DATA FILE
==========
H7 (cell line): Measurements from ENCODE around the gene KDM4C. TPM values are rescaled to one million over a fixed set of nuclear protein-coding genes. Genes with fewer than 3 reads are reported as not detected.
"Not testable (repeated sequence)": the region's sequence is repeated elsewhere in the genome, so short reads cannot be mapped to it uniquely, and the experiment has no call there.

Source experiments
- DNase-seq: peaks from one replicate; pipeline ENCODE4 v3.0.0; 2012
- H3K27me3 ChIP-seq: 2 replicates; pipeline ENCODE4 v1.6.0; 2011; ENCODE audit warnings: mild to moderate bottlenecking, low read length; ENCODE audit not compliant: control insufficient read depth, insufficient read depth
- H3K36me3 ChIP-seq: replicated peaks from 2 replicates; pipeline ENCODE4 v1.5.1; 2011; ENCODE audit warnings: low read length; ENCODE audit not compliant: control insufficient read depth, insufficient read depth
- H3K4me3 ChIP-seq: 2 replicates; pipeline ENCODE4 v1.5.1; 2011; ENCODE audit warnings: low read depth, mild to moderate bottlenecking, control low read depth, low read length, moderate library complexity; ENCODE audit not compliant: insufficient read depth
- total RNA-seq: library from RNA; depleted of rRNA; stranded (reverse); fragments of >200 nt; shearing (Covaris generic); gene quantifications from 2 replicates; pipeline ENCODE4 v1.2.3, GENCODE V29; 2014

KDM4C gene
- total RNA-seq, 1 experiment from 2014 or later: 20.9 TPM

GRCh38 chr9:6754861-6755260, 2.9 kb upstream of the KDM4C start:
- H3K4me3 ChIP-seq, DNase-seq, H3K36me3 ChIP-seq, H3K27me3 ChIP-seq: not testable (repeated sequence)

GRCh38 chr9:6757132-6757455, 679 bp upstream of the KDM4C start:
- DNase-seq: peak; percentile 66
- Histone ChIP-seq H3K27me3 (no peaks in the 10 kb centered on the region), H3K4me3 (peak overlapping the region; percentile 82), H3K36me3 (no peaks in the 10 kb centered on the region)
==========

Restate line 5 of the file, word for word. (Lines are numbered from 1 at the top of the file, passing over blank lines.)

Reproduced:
- H3K27me3 ChIP-seq: 2 replicates; pipeline ENCODE4 v1.6.0; 2011; ENCODE audit warnings: mild to moderate bottlenecking, low read length; ENCODE audit not compliant: control insufficient read depth, insufficient read depth